General and Specific Authority

by Heath Rogers

Previous articles in this series have set forth the need for authority in religious matters, the proper source of authority, and how to establish what God has authorized. This article will consider an important distinction that must be made in understanding what has been authorized by God. We will study the difference between general and specific authority.

The meaning of these words clarifies what we are studying. General is defined as "of, for, or from the whole or all; not particular; not specific; not precise." General authority includes any method, thing, or means that would fulfill a command or approved example. Specific means "limiting or limited; precisely formulated or restricted; definite; explicit." Specific authority excludes every method, thing, or means that is not specified in a command or approved example. In short, general authority includes while specific authority excludes.

We reason this way about things in our everyday lives. For instance, if you take your car to a mechanic and say, "fix my car," you have authorized him to do anything he has to do to get your car running. If you say to him, "fix the starter," you have specified what he must do. He is not authorized to do anything else. We shouldn't be surprised to find that God has communicated His will to us in the same way.

Examples of General Authority

When Jesus commissioned His apostles, He told them to "Go into all the world and preach the gospel to every creature" (Mark 16:15). The command to "go" was a general command that could be obeyed any number of ways. The apostles could walk, ride an animal, ride a chariot, or sail in a boat. Any manner they chose would be approved by God.

The wisdom of God's use of general authority is seen in the fact that it accommodates improvements in technology. Today, we can "go" by riding in a car, bus, train, or plane. If Jesus had said His disciples were to walk in their efforts to take the gospel to the world, we would be limited to only that mode of transportation today.

Jesus told His apostles to teach the disciples to observe all things He had commanded them (Matthew 28:20). This teaching was done in various ways. Paul taught publicly and privately (Acts 20:20). He engaged opponents in public debate (Acts 15:1-2) and sent handwritten letters to churches and individuals. Today, the Lord's church can utilize technology such as the internet, radio, television, newspapers, or mass mailings. We can hand out Bible tracts to neighbors, share audio CDs of sermons with relatives, or conduct a live Bible study online with someone in another country. Since the Lord did not specify the exact teaching method, we are free to utilize the most effective method at our disposal.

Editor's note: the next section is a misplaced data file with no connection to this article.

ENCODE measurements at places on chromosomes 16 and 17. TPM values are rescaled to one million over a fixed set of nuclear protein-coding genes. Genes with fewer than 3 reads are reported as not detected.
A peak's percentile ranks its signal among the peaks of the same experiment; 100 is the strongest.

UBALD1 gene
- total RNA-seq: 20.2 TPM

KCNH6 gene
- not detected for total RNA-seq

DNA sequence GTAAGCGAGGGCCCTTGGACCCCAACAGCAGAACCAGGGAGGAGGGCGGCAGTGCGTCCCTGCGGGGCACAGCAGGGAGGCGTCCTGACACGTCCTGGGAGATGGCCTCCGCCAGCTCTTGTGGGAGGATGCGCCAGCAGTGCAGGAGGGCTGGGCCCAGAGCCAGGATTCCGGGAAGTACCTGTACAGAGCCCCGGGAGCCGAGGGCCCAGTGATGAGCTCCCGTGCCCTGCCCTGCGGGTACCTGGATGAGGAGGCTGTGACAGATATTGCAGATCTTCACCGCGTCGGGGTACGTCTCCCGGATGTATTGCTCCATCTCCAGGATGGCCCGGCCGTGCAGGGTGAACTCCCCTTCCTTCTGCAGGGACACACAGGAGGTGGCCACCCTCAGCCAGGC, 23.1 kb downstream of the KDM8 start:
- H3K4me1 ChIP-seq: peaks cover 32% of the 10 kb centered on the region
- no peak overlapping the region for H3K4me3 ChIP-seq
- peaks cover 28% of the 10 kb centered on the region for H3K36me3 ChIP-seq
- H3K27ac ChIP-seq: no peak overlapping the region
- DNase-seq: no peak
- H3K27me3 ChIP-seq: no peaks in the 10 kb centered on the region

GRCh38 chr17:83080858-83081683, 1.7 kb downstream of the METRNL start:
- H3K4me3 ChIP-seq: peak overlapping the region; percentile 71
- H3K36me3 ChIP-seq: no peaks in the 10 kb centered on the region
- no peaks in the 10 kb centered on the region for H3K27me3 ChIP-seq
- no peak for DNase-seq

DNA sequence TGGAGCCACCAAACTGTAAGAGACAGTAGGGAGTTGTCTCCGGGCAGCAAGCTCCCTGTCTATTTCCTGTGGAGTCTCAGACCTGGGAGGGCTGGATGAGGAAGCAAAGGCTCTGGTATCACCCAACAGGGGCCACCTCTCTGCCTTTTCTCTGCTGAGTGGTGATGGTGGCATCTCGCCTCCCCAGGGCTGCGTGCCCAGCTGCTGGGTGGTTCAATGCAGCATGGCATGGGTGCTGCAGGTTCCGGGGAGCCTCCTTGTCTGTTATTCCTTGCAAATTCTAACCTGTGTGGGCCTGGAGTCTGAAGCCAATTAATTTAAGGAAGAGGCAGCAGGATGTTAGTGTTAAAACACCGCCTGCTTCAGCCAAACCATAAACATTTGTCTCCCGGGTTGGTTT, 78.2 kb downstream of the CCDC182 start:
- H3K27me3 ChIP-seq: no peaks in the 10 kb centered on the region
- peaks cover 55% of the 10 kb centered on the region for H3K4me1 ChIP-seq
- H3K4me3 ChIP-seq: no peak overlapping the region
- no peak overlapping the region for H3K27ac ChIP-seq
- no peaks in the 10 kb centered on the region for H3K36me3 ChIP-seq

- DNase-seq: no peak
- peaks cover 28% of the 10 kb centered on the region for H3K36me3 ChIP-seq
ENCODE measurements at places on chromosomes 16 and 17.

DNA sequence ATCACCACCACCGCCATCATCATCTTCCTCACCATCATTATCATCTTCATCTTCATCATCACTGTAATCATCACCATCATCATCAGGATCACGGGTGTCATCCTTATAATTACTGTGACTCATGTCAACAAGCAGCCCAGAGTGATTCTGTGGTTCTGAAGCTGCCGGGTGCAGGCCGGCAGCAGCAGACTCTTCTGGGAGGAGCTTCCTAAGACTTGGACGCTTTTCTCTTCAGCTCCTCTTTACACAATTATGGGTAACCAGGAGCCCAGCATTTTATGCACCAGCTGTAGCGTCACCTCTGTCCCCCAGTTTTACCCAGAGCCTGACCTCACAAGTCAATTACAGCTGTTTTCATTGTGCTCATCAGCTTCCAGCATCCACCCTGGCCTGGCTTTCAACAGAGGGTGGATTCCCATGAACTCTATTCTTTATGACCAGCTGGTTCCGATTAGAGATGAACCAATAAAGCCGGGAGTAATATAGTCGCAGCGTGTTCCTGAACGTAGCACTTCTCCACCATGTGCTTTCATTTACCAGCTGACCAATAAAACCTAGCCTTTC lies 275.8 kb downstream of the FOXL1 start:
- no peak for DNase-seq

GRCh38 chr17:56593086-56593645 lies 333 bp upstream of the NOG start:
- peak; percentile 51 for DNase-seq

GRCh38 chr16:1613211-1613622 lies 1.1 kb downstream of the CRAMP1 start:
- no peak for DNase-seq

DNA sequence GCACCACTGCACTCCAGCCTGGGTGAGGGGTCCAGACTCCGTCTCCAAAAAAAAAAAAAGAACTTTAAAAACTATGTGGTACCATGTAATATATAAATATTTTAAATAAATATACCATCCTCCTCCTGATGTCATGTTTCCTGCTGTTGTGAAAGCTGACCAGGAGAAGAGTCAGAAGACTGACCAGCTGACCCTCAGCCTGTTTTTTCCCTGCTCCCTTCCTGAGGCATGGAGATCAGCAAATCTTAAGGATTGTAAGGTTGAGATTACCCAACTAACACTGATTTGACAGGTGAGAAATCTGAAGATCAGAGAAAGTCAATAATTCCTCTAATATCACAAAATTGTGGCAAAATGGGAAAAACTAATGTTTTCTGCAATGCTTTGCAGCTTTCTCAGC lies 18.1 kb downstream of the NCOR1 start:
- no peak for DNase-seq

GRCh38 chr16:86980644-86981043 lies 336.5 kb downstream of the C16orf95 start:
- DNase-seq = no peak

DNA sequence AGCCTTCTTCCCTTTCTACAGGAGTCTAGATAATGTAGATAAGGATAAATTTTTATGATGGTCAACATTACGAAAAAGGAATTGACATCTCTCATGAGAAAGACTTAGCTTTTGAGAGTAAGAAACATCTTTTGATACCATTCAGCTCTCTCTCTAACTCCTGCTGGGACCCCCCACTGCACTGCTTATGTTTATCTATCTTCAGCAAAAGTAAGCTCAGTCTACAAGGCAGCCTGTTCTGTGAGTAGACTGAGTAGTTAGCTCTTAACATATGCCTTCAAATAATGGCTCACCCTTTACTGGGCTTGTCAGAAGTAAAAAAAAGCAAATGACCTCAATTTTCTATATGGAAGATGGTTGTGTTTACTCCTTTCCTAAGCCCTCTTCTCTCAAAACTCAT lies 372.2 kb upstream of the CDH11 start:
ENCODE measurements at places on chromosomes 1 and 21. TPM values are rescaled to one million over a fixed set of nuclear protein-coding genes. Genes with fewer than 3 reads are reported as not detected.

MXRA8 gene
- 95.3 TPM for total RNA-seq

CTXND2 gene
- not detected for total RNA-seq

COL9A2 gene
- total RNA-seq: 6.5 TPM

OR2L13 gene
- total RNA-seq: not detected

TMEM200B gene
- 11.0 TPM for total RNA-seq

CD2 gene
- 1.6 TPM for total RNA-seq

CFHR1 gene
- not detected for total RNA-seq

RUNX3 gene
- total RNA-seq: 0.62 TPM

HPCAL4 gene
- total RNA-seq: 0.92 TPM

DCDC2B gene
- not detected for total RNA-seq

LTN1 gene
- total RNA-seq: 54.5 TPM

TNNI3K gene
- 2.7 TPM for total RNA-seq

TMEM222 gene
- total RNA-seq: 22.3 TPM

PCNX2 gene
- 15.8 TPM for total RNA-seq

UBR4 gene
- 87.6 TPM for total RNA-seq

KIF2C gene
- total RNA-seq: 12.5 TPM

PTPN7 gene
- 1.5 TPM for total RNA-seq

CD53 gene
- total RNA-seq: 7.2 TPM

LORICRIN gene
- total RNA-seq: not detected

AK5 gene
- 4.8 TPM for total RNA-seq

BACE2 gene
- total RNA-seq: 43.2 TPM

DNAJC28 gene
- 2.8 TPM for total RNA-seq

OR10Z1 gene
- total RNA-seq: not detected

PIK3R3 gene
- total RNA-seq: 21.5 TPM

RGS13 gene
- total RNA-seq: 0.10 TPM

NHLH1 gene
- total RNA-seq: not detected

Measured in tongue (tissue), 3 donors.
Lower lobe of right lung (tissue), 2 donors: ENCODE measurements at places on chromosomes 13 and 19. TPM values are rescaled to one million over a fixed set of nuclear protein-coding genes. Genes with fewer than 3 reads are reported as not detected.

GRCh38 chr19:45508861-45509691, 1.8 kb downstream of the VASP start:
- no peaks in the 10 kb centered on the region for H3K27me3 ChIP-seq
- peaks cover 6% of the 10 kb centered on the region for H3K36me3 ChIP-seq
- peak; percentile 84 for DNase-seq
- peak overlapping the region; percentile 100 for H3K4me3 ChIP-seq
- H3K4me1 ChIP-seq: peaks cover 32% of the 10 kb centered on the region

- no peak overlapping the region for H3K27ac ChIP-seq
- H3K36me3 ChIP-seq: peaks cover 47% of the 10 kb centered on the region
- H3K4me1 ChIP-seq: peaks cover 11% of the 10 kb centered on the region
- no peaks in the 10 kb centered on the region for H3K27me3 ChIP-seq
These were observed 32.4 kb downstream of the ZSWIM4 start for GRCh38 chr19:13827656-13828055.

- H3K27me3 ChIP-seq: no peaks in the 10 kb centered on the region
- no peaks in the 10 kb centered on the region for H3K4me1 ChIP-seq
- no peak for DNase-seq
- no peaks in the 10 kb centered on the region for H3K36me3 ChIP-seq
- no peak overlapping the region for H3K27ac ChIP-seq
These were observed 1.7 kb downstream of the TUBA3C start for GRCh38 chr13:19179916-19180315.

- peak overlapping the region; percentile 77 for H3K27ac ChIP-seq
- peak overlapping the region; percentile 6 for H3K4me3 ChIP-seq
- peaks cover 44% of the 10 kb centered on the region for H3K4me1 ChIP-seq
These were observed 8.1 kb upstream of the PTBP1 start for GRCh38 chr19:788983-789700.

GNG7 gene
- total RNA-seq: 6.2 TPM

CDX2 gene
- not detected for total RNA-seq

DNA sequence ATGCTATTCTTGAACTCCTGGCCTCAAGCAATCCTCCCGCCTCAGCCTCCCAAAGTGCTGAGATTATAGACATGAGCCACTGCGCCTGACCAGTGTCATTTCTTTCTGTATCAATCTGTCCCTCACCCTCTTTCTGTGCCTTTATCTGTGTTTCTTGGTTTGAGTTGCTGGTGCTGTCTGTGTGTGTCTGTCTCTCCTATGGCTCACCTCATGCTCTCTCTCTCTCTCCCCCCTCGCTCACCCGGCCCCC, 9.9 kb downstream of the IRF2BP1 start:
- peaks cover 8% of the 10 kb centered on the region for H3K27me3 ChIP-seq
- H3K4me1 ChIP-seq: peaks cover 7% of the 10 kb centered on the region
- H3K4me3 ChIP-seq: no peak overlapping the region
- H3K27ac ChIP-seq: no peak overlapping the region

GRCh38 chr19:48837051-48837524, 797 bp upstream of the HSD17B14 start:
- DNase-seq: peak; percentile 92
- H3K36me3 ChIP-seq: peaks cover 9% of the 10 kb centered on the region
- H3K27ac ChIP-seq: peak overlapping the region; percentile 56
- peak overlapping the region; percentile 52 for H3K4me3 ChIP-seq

Examples of Specific Authority

The Great Commission also gives us an example of specific authority. The apostles were told to "preach the gospel" (Mark 16:15). They were not allowed to go and make political speeches, share the popular philosophies of the day, or entertain the masses with stories and folklore. They were to preach the gospel. That command automatically excluded every other message they could share.

Today, the Lord's church is free to utilize many of the teaching methods or formats available, but we must use them to only teach the word of God.

The church is only authorized to take up a collection on Sunday. This is the day that was specified with Paul's instruction to the church in Corinth. "Now concerning the collection for the saints, as I have given orders to the churches of Galatia, so you must do also: on the first day of the week let each one of you lay something aside, storing up as he may prosper, that there be no collections when I come" (I Corinthians 16:1-2). We do not take up a collection on any other day of the week because God has specified Sunday.

We do not use instrumental music in our worship because we are only authorized to sing. "Speaking to one another in psalms and hymns and spiritual songs, singing and making melody in your heart to the Lord" (Ephesians 5:19, see also I Corinthians 14:15; Colossians 3:16). When the New Testament specifies singing (vocal or a cappella music) that excludes any other kind of music.

Common sense allows us to understand when someone is being specific with us. We must use this same common sense to understand when the Bible is using general authority or specific authority.

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